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March 23, 2012


(See attached file: PR 120323.pdf) (See attached file: PR 120323.xls)

Highlights:
  • Wheat futures closed lower this week despite late week gains. Futures values dropped sharply the first three days of trading due to good crop weather, a firmer dollar and spillover weakness from the corn and soybean markets. Better than expected commercial sales and a weaker dollar supported prices Thursday and Friday but could not overcome the early week losses. CBOT SRW May contract lost 18 cents on the week to close at $6.54/bu. KCBT lost 11 cents to close at $6.95/bu and MGEX closed at $8.17/bu, a 6 cent loss. The CBOT corn contract fell 27 cents to $6.47/bu and CBOT soybeans closed at $13.66/bu, an 8 cent loss.
  • The spread between the CBOT SRW and CBOT Corn May contracts swung 8 cents this week, closing with SRW at a 7 cent premium to corn. Last week the May corn contract held a one cent premium to the May SRW contract.
  • U.S. commercial sales exceeded trade estimates this week with net sales of 539,300 MT, up 85 percent from the previous week and 16 percent from the prior 4-week average. The better than expected sales report boosted futures prices on Thursday. Total sales for the 2011/12 marketing year, through March 15, 2012 were 25.2 MMT. USDA forecasts 2011/12 U.S. wheat exports (including donations) to reach 27.2 MMT.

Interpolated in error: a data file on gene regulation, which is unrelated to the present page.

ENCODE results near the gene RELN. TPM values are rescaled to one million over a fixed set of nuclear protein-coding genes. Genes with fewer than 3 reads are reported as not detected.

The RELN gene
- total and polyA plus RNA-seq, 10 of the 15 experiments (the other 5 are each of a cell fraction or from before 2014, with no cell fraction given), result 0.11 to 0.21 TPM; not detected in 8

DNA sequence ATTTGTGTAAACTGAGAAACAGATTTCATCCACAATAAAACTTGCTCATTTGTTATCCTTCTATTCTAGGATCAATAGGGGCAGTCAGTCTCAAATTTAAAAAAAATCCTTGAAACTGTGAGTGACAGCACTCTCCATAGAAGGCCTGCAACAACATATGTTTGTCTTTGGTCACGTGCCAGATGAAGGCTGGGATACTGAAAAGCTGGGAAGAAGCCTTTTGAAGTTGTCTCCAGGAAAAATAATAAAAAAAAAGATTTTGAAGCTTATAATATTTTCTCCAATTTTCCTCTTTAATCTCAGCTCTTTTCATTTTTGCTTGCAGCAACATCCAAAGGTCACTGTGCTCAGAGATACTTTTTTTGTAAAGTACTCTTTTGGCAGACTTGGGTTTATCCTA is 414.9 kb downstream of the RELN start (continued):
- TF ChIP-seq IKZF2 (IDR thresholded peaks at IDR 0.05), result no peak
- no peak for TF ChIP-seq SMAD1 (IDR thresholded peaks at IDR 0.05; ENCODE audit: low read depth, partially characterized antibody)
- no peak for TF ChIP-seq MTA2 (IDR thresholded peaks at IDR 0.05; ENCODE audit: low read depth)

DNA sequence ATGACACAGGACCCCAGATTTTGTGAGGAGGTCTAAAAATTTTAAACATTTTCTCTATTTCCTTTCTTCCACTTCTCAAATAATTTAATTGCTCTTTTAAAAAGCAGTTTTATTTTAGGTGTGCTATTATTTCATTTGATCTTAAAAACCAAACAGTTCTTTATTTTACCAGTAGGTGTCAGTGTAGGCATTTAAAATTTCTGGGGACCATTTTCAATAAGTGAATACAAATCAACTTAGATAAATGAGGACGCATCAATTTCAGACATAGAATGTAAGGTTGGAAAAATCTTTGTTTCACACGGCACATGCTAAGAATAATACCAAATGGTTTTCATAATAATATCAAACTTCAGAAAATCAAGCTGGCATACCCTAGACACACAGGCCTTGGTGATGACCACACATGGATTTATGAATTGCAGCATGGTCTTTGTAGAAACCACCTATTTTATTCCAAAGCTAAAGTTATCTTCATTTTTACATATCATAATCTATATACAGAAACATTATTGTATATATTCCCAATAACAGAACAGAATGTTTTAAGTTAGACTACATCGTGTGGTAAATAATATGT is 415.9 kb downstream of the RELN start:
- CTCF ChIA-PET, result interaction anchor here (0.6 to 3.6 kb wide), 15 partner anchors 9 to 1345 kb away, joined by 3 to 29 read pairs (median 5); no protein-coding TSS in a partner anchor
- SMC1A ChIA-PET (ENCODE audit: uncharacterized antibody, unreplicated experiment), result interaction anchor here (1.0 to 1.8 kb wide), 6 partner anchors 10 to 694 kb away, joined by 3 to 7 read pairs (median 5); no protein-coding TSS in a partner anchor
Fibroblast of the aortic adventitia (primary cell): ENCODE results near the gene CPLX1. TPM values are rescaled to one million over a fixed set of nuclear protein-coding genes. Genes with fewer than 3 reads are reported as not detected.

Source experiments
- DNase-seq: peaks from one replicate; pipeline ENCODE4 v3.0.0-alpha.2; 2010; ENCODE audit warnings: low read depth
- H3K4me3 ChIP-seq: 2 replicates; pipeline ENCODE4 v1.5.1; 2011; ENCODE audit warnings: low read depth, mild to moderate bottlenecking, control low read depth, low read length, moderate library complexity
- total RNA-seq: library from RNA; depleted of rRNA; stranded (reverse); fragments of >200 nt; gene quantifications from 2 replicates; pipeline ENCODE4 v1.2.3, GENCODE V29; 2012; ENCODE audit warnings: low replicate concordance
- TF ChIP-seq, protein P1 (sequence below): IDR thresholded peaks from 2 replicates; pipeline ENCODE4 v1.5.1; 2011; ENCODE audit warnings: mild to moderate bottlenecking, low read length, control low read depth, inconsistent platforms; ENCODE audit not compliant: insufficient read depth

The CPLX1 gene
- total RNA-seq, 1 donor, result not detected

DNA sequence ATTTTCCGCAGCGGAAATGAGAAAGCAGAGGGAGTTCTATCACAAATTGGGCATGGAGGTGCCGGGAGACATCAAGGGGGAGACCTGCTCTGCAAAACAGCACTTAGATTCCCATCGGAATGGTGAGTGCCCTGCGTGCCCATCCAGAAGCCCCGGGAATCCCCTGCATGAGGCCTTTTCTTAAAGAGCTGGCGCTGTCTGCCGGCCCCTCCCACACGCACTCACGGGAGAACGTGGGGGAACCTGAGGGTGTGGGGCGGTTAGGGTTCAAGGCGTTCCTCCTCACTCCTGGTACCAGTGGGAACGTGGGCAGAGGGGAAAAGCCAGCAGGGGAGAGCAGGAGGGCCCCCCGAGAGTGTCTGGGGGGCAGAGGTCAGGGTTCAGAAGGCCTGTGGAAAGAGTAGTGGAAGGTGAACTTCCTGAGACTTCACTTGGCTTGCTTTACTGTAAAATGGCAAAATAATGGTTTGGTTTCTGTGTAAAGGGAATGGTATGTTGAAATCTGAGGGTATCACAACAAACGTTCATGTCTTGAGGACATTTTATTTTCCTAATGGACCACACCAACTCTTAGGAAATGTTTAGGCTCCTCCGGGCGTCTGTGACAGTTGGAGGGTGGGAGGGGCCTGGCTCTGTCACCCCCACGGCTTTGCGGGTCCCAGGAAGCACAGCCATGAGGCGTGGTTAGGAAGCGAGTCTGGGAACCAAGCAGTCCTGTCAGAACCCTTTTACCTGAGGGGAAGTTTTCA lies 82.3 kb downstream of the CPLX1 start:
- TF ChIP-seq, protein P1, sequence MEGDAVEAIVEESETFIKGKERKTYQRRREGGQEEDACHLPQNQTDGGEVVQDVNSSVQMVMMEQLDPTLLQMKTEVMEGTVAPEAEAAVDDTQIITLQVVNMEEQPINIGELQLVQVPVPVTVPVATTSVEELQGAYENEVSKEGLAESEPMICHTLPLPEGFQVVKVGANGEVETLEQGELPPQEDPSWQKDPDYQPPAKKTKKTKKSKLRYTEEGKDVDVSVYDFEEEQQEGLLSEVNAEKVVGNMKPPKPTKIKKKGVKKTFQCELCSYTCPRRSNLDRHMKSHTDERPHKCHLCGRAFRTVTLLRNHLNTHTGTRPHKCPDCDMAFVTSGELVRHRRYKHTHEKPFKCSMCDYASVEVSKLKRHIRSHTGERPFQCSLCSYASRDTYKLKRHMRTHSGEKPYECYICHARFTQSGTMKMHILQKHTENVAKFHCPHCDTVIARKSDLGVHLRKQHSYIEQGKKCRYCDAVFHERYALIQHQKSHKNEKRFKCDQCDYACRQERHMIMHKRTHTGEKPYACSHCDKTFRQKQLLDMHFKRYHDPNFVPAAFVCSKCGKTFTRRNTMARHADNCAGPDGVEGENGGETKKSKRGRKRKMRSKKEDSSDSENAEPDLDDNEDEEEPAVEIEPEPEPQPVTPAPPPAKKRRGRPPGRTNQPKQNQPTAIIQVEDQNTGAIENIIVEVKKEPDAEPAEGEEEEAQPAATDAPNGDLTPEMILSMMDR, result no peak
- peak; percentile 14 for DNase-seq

• MGEX HRS contracts gained Friday on concerns that farmers will switch some acreage that is typically seeded with wheat to other crops. A Farm Futures survey showed spring wheat acreage flat, despite a drop last year due to flooding. The survey indicated many North Dakota spring wheat farmers will plant corn or soybeans rather than return to spring wheat this year. USDA will publish its prospective plantings report on March 30.
  • A hard rain across the U.S. crop belt this week gave growing winter wheat a boost and added valuable soil moisture ahead of spring plantings but pressured the futures markets.
  • Russian grain exports could exceed official estimates of 27.0 MMT in 2011/12, according to independent analyst SovEcon Ltd. A return to normal export operations as ports thaw and significant demand from Iran will support export sales, according to SovEcon. Declining wheat prices and significant grain stocks in shallow water ports will also be supportive factors. Last month Russian officials said the country could support up to 27.0 MMT without hurting domestic supplies and avoiding export restrictions.
  • The Baltic Panamax index closed higher this week at 1,036, up from 971 last week. Despite the increase, freight rates mostly fell or stayed the same due to the continued oversupply of vessels forcing owners to make deals at lower rates. Maritime Research’s Grain Freight Index increased from 512.5 last week to 514.0.
  • The ICE Dollar Index closed lower this week at 79.58, down from 79.73 last Friday. The weaker dollar contributed to gains in wheat markets Thursday and Friday.

File Name
PR 120323.pdf
PR 120323.xls
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